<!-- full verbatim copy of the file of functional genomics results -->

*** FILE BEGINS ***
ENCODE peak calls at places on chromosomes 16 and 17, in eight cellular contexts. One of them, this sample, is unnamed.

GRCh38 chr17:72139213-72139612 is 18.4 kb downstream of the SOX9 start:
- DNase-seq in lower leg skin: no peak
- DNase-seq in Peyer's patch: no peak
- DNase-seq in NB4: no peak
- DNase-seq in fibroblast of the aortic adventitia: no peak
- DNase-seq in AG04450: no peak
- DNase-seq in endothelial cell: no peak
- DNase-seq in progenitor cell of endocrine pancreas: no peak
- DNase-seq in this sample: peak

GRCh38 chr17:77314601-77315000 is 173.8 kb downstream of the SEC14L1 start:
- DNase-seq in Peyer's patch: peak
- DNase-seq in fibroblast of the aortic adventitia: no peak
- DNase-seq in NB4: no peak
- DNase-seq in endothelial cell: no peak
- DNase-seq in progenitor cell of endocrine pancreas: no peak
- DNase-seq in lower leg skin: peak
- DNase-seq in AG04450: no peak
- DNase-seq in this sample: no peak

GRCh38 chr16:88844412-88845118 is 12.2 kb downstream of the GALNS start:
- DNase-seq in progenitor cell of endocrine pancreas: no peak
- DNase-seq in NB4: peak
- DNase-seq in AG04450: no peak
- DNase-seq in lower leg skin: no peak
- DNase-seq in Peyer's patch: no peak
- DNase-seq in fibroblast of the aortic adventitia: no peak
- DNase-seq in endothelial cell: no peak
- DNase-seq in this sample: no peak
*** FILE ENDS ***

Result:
ENCODE peak calls at places on chromosomes 16 and 17, in eight cellular contexts. One of them, this sample, is unnamed.

GRCh38 chr17:72139213-72139612 is 18.4 kb downstream of the SOX9 start:
- DNase-seq in lower leg skin: no peak
- DNase-seq in Peyer's patch: no peak
- DNase-seq in NB4: no peak
- DNase-seq in fibroblast of the aortic adventitia: no peak
- DNase-seq in AG04450: no peak
- DNase-seq in endothelial cell: no peak
- DNase-seq in progenitor cell of endocrine pancreas: no peak
- DNase-seq in this sample: peak

GRCh38 chr17:77314601-77315000 is 173.8 kb downstream of the SEC14L1 start:
- DNase-seq in Peyer's patch: peak
- DNase-seq in fibroblast of the aortic adventitia: no peak
- DNase-seq in NB4: no peak
- DNase-seq in endothelial cell: no peak
- DNase-seq in progenitor cell of endocrine pancreas: no peak
- DNase-seq in lower leg skin: peak
- DNase-seq in AG04450: no peak
- DNase-seq in this sample: no peak

GRCh38 chr16:88844412-88845118 is 12.2 kb downstream of the GALNS start:
- DNase-seq in progenitor cell of endocrine pancreas: no peak
- DNase-seq in NB4: peak
- DNase-seq in AG04450: no peak
- DNase-seq in lower leg skin: no peak
- DNase-seq in Peyer's patch: no peak
- DNase-seq in fibroblast of the aortic adventitia: no peak
- DNase-seq in endothelial cell: no peak
- DNase-seq in this sample: no peak